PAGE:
The benefit of this is that you don’t have to put all of your money aside all at once. Furthermore, you don’t need to buy all of your supplies all at once. But you do need to start doing both, and give yourself a timeframe to complete the entire process. Then stick to your timeframe. After you have your money on hand, don’t use it for any purpose other than a disaster. And make sure that you put it in a place that will survive even if your house doesn’t.

Surviving the Long Term!

In order for you to survive economically over the long term, you also need to be prepared.

There are a few things that are extremely important. Your insurance policies are at the top of this list. You should keep copies of all of your insurance policies in a safe place that you can easily grab if you have to leave your home. You may also want to make copies of the policies and send them to a relative or friend that lives in another area of the country.

You should take pictures of the things that you own, and keep them with your insurance policies. Pictures are one thing that insurance companies have trouble arguing with. If you have a digital camera, there area number of free websites that will allow you to upload your pictures and store them for free. The more pictures you have, the better.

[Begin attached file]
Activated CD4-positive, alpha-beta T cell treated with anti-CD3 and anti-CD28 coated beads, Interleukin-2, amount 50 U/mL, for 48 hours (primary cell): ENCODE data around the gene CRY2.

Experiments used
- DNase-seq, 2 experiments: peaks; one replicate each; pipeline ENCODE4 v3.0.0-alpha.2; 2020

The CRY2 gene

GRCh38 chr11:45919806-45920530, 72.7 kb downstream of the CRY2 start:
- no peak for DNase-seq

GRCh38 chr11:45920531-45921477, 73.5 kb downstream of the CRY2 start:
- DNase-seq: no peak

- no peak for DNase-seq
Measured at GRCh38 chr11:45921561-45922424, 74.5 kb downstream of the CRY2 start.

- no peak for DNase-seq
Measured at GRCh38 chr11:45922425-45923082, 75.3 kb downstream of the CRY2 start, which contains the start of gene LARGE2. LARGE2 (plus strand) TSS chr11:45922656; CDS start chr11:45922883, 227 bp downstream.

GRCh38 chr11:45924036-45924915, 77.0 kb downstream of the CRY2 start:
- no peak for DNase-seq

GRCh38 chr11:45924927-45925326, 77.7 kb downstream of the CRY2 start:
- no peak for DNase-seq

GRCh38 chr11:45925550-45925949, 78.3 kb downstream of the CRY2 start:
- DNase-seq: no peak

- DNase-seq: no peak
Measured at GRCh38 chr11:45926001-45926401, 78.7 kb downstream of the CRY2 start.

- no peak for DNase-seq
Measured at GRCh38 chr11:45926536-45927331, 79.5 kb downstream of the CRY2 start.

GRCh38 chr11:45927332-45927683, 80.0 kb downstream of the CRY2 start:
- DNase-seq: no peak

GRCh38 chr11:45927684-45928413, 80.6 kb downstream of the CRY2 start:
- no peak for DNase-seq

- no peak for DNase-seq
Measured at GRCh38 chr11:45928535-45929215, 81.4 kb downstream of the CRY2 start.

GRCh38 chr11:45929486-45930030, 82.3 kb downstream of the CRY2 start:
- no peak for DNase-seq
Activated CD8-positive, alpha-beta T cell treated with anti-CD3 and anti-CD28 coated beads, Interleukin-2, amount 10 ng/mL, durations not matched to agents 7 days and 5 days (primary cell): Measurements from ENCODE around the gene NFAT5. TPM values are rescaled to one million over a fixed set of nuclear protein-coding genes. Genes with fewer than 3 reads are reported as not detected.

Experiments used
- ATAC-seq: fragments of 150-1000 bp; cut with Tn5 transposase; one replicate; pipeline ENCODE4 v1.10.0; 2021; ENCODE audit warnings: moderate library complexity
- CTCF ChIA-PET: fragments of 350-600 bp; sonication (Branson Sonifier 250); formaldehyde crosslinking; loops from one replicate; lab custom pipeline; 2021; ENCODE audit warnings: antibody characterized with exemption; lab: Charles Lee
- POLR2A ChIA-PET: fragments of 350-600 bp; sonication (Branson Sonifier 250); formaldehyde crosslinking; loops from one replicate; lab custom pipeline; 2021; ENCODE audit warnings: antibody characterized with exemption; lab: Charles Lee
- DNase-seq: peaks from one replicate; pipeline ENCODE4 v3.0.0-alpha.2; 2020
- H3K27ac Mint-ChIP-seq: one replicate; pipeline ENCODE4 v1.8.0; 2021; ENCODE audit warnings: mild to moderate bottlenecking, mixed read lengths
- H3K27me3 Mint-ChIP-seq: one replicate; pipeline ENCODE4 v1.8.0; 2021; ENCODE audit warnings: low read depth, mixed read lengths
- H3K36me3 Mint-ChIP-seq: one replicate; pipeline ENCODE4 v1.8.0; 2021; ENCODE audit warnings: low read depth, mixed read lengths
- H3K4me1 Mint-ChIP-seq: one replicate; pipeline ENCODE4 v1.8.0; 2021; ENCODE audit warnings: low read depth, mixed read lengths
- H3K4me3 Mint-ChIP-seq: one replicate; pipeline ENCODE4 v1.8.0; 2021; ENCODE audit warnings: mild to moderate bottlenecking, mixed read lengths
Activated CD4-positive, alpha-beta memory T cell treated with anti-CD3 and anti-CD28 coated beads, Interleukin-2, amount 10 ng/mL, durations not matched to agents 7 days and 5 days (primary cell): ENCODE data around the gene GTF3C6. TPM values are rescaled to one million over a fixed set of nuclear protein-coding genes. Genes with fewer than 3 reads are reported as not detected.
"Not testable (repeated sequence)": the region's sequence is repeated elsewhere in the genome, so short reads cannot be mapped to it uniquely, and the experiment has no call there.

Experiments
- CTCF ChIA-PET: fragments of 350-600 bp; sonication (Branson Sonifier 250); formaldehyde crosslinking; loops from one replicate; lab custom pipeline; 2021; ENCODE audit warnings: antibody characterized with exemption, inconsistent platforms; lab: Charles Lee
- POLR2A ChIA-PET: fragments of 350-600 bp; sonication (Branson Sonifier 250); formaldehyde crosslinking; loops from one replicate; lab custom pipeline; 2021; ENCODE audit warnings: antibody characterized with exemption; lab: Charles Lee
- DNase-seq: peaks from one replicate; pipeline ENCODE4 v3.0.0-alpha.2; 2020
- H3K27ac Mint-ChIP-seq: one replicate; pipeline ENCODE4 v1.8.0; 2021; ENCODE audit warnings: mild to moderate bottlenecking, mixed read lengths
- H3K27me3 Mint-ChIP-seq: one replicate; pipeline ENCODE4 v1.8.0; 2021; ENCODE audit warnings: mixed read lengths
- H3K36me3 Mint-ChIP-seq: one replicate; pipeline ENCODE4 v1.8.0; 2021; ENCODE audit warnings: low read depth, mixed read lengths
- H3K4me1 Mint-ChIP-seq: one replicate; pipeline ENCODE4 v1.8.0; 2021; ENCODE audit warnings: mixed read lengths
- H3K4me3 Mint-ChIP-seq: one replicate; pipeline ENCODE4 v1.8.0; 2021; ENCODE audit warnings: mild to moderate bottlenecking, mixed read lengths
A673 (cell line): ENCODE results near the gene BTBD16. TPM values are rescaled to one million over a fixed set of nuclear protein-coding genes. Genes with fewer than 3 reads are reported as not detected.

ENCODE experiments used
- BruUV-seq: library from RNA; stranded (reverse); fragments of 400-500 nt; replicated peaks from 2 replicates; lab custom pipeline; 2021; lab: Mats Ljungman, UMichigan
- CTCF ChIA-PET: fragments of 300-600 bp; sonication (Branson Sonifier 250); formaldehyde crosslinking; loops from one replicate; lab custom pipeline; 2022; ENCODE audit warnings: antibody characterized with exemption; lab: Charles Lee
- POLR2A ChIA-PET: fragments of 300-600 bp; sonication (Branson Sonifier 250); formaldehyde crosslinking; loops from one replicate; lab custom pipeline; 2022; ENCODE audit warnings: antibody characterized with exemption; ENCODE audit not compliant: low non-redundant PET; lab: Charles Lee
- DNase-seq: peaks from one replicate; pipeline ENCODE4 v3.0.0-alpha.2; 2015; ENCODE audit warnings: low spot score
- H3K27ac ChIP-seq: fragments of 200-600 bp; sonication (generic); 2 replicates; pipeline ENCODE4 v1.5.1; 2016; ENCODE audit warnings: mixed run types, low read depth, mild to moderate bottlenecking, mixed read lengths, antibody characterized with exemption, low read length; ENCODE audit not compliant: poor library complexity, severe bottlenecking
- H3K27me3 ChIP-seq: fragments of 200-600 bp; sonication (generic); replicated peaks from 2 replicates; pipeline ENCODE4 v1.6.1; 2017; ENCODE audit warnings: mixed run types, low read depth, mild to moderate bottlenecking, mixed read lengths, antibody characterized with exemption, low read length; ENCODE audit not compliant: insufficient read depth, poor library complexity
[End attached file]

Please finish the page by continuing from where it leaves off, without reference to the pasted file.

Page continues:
When you are putting all of this together, make sure that you have enough insurance, as well as the right kind of insurance.

Right now, it costs about $250 per square foot to rebuild a home in a major metropolitan area. That doesn’t include the furnishings.

And a standard homeowner’s policy will not cover every disaster. For instance, earthquakes require an earthquake policy rider. Likewise for hurricanes. Flood insurance is a completely separate policy and is only available from the federal government. If you don’t have the right insurance, you’re in trouble.